Cllr Ketan Sheth
The ‘mass vaccination event’ at Twickenham Stadium on the Spring Bank Holiday was a proud day for the NHS and local government. The North West London NHS and Hounslow Council, supported by the Rugby Football Union, pulled off this remarkable day with less than a week to plan, following a surge in Covid cases in Hounslow.
The communications around the event included the obvious routes of national, local and social media, but also included targeted door knocking in Hounslow. During the day, as it became clear that there were likely to be some vaccines left over, the local NHS took the wise decision to open up the offer to anyone aged 18 and over and this was quickly picked up and reported by the BBC, Sky and other media outlets. The result was a huge spike in demand towards the end of the day. By the close, over 11,000 people had been vaccinated – a record for a single day at one venue in the UK. Those behind this effort are to be hugely congratulated.
There are three lessons I think we can learn from this remarkable event. First, it may be a myth that young people don’t want to get vaccinated. Most of those turning up when the offer was extended were under 30. Media reports talked of a ‘festival atmosphere’ and those who attended have confirmed to me that there was a real ‘buzz’ among the young people coming forward. A number of young people turned up with older family members, having persuaded them belatedly that they should be vaccinated. While time will tell, this does suggest that there may be more enthusiasm among younger people for getting vaccinated than had been previously suggested.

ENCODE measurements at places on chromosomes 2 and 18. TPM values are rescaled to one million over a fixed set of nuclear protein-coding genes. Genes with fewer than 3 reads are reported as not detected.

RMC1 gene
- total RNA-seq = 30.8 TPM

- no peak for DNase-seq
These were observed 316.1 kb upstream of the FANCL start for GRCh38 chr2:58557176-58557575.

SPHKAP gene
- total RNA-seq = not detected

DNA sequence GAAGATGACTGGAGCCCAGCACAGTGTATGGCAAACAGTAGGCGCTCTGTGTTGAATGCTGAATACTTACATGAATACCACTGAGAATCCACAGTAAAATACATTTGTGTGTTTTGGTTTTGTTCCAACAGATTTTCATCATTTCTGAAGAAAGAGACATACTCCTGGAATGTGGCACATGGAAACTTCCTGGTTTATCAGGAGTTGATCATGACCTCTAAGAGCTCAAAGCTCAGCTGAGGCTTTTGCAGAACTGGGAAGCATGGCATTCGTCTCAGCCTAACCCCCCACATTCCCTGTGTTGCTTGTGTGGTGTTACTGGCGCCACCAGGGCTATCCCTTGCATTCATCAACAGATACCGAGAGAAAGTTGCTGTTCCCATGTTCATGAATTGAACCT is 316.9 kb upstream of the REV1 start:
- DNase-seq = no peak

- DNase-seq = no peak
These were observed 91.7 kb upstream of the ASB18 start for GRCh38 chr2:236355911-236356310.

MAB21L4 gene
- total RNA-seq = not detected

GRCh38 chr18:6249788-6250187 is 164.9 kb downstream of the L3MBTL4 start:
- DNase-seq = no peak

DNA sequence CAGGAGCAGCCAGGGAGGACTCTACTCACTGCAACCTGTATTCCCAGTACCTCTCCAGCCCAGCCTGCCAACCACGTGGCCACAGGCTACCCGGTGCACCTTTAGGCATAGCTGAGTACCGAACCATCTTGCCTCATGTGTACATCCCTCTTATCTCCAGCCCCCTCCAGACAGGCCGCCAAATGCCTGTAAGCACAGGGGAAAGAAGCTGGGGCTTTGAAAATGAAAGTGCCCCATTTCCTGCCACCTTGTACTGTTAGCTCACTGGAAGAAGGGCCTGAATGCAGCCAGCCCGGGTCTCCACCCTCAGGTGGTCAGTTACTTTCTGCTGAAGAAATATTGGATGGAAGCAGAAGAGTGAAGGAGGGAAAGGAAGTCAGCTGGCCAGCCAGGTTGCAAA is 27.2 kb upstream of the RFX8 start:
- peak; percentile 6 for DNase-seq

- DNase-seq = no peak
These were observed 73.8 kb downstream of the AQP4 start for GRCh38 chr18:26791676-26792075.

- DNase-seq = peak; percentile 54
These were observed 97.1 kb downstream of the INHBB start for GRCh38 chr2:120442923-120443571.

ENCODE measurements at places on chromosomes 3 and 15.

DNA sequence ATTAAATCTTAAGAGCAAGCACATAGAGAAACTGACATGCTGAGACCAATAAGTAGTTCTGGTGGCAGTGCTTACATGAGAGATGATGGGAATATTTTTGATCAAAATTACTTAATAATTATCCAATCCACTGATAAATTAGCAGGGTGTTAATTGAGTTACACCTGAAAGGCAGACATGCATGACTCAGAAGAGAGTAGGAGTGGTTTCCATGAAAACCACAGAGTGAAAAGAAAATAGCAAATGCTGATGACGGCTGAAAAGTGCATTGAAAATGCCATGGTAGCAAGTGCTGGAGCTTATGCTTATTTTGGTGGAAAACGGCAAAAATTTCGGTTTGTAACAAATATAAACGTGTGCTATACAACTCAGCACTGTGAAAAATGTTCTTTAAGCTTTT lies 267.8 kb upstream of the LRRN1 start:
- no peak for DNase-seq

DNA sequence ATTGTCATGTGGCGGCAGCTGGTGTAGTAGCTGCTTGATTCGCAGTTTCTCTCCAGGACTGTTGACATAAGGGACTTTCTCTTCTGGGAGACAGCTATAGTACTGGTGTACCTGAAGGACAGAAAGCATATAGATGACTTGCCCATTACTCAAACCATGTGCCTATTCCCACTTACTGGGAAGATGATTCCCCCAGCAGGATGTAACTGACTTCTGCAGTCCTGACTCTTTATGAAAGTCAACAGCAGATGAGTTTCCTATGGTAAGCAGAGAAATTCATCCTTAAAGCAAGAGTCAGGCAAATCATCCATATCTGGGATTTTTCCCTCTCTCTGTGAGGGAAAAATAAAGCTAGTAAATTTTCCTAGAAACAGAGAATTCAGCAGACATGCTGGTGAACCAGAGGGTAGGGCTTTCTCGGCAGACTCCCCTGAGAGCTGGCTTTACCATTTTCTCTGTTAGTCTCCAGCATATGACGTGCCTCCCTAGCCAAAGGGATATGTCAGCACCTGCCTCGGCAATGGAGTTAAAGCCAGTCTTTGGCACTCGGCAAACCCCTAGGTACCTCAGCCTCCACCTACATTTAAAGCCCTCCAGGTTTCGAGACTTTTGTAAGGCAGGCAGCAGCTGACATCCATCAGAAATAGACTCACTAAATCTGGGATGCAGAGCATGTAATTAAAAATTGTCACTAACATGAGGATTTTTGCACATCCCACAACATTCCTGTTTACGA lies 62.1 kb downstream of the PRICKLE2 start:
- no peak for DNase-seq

Second, and perhaps more contentiously, the quicker we open up to all age groups, the easier it will be to coordinate the vaccine effort. Had the whole day been open to anyone aged over 18, it is likely the demand would have been even higher throughout the day. While the initial targeting of older and more vulnerable people made sense, it becomes harder to justify as we move down through the age groups – and harder for the NHS to coordinate and promote vaccination. We might also want to think about vaccinating people at their convenience wherever they live – while the event was targeted at Hounslow residents and others in the NHS ‘North West London’ sector, I know people from Richmond were not turned away.
Finally, what we can learn is that if everyone pulls together and works as one team, remarkable things can be achieved, even in short space of time. This is a lesson that extends beyond Covid-19 and the vaccination programme – and bodes well for ‘integrated care systems’, in which the NHS and local authorities are expected to work in statutory partnerships in the years ahead.
Cllr Ketan Sheth is Chair of Brent Council‘s Community and Wellbeing Scrutiny Committee and Chair of NW London Joint Health Overview & Scrutiny Committee